Sewer Shark is another converted game from the canceled Hasbro NEMO console and was intended to be played using a VHS (just like Night Trap) although how they were going to do it is completely beyond me.  Most of the games I covered last week were good concepts that resulted in okay launch games that were flawed either by long load times or just not fully fleshed out.  I would argue that among the launch window titles, Sewer Shark is the exception.  It is a complete video game that utilizes the video functionality of the console and combines it with simple gameplay mechanics to make a solid experience.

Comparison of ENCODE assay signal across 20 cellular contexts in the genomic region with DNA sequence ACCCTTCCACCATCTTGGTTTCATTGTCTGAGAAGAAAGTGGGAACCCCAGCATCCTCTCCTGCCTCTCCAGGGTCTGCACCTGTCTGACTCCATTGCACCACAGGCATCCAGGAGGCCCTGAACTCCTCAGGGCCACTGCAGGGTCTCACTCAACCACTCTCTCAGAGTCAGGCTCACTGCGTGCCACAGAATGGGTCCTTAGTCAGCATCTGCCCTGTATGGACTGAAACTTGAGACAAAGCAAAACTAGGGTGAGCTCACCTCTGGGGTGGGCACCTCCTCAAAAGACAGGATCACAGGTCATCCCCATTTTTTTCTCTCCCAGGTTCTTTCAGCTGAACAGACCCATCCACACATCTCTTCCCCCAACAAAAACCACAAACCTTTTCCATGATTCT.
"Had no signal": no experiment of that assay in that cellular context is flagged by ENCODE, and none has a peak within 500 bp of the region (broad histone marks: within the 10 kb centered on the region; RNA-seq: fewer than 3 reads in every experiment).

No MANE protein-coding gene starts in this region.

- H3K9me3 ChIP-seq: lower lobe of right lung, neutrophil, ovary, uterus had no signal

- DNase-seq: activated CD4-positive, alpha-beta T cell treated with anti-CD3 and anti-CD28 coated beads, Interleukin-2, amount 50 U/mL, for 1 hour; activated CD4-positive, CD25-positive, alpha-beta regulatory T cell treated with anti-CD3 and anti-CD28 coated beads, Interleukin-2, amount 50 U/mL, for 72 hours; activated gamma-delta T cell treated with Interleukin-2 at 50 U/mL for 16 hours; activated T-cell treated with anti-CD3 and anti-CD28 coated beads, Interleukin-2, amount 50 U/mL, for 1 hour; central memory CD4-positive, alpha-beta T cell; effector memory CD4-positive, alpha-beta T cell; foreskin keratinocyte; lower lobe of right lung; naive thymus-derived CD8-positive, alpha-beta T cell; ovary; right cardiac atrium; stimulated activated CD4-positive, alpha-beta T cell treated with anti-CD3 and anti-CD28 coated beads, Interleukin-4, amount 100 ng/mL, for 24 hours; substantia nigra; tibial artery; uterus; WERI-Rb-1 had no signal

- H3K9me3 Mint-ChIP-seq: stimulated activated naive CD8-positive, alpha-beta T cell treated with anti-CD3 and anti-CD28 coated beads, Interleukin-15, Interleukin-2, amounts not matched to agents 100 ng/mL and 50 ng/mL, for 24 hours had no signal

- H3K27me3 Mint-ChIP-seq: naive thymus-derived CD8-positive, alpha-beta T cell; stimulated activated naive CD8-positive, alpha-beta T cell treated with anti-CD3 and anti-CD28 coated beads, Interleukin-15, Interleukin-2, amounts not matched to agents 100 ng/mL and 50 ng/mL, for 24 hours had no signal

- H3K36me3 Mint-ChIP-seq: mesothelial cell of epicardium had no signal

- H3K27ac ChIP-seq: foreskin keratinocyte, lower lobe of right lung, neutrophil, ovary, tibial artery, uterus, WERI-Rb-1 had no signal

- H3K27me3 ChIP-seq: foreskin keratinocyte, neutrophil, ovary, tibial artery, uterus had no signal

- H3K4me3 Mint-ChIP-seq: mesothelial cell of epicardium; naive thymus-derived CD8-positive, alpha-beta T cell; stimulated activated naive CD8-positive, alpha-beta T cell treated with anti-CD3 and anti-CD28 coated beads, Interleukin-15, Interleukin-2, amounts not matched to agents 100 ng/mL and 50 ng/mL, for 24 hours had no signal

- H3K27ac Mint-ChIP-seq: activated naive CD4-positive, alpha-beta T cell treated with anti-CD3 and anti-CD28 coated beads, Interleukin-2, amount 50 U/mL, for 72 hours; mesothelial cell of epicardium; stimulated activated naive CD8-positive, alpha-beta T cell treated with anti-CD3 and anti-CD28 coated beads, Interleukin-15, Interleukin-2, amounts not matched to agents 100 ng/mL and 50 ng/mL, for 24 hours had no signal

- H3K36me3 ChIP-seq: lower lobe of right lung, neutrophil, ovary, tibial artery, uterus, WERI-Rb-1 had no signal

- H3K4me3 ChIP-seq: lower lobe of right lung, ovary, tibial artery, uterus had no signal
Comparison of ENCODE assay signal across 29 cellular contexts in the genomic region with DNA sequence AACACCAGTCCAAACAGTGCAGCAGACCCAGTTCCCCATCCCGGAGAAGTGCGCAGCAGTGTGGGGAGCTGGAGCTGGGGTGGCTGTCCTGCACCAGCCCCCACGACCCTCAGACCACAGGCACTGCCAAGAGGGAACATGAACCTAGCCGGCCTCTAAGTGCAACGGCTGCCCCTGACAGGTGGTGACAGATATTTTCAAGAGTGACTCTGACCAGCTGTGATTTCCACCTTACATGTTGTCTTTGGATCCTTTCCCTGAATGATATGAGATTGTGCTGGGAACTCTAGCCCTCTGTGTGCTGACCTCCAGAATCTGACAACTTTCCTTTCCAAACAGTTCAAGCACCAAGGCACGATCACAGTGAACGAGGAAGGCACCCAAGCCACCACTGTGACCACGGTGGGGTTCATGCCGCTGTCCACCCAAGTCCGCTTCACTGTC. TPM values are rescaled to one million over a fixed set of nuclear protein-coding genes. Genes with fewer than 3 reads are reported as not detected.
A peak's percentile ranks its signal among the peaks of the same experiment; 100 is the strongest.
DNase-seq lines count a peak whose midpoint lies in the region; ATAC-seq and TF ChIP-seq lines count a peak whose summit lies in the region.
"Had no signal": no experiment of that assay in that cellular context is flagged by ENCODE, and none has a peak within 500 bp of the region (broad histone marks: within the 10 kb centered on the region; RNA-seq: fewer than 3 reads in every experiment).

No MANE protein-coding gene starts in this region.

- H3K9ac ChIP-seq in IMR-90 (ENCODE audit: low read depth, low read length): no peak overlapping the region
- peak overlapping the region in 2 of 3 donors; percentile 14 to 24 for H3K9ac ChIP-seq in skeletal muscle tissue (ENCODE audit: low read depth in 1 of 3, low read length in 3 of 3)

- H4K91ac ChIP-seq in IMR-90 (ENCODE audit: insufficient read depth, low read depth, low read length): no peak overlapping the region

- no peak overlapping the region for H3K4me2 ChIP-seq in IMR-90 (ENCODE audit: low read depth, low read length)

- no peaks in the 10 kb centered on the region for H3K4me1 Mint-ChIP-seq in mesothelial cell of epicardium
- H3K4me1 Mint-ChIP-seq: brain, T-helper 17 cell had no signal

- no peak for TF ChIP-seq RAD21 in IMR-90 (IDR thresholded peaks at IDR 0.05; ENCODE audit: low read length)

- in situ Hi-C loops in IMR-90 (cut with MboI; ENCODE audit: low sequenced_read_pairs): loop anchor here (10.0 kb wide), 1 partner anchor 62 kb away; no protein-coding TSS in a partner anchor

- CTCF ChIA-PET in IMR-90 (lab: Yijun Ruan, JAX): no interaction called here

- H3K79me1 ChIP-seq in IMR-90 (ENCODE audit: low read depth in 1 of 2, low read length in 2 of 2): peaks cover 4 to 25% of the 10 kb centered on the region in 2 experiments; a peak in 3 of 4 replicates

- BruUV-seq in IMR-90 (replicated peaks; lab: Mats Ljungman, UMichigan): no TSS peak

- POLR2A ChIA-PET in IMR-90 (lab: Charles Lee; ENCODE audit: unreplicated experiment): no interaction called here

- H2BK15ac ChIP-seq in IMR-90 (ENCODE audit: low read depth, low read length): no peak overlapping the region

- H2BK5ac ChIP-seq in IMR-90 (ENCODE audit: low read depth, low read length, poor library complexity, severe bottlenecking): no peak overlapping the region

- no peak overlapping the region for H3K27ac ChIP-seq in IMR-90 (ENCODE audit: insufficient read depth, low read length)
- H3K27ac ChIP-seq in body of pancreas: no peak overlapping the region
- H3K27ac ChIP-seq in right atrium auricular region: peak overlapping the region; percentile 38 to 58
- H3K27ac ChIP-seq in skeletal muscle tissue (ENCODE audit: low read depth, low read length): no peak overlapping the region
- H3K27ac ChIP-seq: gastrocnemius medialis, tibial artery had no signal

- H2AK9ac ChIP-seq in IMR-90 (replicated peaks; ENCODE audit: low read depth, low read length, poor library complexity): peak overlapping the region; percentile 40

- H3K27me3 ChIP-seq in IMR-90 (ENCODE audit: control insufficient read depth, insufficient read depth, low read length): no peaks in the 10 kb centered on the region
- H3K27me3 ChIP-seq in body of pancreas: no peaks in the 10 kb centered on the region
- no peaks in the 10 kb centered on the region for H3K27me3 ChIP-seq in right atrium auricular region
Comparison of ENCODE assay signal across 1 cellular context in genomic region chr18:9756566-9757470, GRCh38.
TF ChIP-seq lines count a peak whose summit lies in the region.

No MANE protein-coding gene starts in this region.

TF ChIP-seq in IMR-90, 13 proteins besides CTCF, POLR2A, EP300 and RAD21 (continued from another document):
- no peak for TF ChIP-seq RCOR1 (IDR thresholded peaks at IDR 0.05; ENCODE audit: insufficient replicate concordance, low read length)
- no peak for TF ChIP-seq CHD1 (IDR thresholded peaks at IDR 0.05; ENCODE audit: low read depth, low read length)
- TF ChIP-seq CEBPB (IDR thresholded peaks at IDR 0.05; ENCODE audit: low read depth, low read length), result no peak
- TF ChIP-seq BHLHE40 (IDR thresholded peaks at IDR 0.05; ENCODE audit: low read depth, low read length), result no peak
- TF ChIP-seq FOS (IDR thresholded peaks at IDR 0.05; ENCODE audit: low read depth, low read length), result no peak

sewershark1Set in a post-apocalyptic world, the surface of Earth is unlivable and creatures are forced underground to dwell in drab conditions.  Not only that but the creatures of the sewers have mutated, causing larger sizes (scorpions and bats) and hybrids (ratigators – a hybrid of rats and alligators) that make sewers a dangerous world to trek on foot.  As a result, little ships that can navigate the sewers, known as Sewer Sharks, navigate the tunnels to get people around, hunt for food, and offer a promise of the one haven left on the planet: Solar City.  In Sewer Shark you play a new pilot recruit (nicknamed “sewer jockey”) that has the overall goal of retiring in Solar City.  Unfortunately almost every jockey that attempts the trek dies in a sewer crash or by the hands of some mysterious danger in Sector 19, the final stretch before Solar City.  As best put by your co-pilot Ghost in the beginning, you receive, “a name, a boss, a friend, and a reason to live…a million pounds of tubesteak, that’s all you gotta deliver today hotshot!” in order to make it to the end.  This is important because the game has a very simple task – navigate the sewers, kill enemies to collect points (pounds of tubesteak), and once you hit a million you get the final encounter.  It’s a pretty decent setup and definitely a concept not overused in games at that point, unfortunately to collect all this information you have to read the manual and play close attention to the introduction that can be skipped by simply pressing start.